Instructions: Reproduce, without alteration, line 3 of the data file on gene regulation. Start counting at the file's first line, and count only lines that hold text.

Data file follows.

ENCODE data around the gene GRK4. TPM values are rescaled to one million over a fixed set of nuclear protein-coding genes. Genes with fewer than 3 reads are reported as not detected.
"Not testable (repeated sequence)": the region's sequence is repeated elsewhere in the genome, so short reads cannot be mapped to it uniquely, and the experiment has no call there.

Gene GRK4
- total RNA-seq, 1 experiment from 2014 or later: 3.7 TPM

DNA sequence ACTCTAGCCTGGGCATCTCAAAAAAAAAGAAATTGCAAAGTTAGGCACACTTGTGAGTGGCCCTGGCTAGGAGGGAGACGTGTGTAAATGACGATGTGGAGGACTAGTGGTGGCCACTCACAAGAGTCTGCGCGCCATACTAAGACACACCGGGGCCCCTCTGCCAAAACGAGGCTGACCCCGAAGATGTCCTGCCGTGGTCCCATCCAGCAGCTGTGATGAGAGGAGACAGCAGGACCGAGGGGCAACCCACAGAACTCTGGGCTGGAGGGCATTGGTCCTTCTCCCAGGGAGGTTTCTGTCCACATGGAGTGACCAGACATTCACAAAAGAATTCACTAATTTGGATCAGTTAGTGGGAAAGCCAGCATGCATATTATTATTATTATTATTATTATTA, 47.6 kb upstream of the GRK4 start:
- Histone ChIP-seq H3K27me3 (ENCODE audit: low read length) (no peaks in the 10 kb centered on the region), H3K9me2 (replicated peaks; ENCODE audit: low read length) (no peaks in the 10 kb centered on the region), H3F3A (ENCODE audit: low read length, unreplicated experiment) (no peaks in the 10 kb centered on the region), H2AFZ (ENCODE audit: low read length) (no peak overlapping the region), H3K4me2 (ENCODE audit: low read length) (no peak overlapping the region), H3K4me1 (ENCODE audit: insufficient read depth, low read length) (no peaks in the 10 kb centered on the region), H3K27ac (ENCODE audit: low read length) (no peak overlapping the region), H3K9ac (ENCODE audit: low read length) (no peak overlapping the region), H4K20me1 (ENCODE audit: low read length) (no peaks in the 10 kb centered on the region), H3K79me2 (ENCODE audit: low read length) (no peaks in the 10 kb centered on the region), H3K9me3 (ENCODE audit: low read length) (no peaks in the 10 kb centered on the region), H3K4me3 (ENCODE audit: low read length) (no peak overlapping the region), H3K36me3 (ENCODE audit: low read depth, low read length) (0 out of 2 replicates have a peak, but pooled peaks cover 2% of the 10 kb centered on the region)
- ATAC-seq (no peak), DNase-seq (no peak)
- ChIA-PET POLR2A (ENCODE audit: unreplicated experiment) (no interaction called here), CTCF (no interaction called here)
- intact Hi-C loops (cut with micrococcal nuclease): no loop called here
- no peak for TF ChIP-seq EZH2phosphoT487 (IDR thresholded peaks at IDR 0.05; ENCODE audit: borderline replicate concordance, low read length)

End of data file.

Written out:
Gene GRK4